All three credit rating agencies recently downgraded South Africa’s sovereign debt, and the government’s lack of coherence on macro-economic policy has been cited as a major concern not only by the ratings agencies, but also by economic analysts and foreign investors. Analysts have said that the government’s lack of resolve in consolidating the discordant policy macroeconomic framework, under the New Growth Path and National Development Plan, has resulted in little success in tackling poverty and unemployment.
However, Jolyon Ford writes on our Business Africa blog that analysts may have “overcooked their ‘house views’ such that they are now tending to exaggerate the relative downsides of South Africa while overstating the upsides of other African destinations”. Ford asserts that the country still has the most continuous and coherent macroeconomic policies relative to the rest of the continent. The governing alliance (ANC, South African Communist Party and Congress of South African Trade Unions) continues “to ensure a remarkable measure of consensus for such a complex society”. While it may the case that South Africa’s macroeconomic planning is very sophisticated relative to other African economies, the government can do much more to demonstrate it is serious about implementation.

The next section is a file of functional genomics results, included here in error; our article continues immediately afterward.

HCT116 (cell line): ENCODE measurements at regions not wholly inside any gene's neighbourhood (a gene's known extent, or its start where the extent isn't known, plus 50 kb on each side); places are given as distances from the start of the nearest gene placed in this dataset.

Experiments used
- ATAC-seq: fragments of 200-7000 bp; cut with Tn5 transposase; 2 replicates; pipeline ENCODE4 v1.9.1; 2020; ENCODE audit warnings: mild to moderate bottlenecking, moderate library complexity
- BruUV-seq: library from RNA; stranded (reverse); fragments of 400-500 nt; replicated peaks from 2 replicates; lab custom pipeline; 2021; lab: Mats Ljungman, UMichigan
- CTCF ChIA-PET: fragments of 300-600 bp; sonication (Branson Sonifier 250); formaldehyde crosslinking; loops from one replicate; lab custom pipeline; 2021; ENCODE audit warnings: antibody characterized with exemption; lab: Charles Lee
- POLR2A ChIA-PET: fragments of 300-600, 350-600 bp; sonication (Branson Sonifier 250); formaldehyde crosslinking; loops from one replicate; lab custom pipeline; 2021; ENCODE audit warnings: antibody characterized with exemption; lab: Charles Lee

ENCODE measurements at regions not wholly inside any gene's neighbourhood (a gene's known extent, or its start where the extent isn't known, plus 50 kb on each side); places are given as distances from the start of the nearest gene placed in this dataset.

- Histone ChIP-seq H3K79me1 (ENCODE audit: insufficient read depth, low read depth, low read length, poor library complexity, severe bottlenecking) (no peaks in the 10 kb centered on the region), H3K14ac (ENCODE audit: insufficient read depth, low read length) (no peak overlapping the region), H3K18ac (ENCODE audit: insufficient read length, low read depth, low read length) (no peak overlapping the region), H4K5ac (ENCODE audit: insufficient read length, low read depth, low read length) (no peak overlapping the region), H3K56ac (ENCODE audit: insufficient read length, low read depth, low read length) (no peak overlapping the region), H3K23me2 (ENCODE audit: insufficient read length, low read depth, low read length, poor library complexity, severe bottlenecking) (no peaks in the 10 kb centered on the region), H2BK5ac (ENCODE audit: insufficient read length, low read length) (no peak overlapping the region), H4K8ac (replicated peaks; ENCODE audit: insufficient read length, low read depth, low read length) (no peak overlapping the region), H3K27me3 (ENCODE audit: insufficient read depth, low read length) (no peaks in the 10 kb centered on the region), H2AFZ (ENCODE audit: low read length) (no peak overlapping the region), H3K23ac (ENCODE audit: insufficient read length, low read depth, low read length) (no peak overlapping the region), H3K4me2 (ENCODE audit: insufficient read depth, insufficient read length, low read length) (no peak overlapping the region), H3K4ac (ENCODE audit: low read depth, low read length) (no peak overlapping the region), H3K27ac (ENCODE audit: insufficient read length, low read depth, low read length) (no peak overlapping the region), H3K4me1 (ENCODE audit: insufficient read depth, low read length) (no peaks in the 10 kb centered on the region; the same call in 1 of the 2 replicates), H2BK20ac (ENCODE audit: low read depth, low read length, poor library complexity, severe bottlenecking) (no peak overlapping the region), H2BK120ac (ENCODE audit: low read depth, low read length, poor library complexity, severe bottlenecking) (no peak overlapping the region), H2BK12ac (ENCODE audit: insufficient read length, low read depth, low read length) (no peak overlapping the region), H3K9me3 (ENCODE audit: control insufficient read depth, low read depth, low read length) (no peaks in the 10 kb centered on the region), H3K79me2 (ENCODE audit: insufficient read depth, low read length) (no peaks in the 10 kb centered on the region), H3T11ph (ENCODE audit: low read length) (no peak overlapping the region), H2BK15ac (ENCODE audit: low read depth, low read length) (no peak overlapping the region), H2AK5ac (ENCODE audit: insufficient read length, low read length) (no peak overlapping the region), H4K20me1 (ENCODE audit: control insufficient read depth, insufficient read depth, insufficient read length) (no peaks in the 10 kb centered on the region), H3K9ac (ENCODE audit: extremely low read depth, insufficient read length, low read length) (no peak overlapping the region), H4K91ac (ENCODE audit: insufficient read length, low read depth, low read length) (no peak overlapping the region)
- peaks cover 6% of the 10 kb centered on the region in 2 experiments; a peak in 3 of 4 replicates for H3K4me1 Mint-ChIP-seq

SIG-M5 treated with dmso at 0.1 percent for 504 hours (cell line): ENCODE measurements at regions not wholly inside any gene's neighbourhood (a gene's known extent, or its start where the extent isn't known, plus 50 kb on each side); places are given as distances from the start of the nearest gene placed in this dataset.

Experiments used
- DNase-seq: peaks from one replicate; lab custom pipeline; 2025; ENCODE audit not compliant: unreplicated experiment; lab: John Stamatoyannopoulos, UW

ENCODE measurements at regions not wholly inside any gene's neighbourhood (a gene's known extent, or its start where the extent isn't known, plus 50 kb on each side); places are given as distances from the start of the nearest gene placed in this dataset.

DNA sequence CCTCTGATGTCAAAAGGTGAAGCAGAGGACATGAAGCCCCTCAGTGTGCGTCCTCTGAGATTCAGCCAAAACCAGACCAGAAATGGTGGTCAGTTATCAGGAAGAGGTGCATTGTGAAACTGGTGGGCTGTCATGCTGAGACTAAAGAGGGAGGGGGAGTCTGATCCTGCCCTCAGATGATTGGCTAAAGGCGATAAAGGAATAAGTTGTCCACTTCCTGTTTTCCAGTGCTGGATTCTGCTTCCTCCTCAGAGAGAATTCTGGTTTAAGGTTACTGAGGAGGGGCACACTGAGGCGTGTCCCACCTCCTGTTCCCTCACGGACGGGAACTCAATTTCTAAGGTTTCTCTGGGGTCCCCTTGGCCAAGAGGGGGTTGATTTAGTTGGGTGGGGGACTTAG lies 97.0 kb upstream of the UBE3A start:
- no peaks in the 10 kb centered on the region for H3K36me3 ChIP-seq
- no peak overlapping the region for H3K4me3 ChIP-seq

Economic Trends & Forecasts
GDP growth for Europe was -0.317 for 2012 and forecasted at 0.895 for 2013, so there is plenty to be optimistic about for investors seeking above average returns (alpha)in Africa. Growth in Sub-Saharan Africa also remains above the Global average, but Conflict in MENA has inhibited economic growth over the past year, and economies are still not growing fast enough to end poverty. The rise of the African middle class has been a significant driver for domestic demand, and oil-producing countries continue to perform well.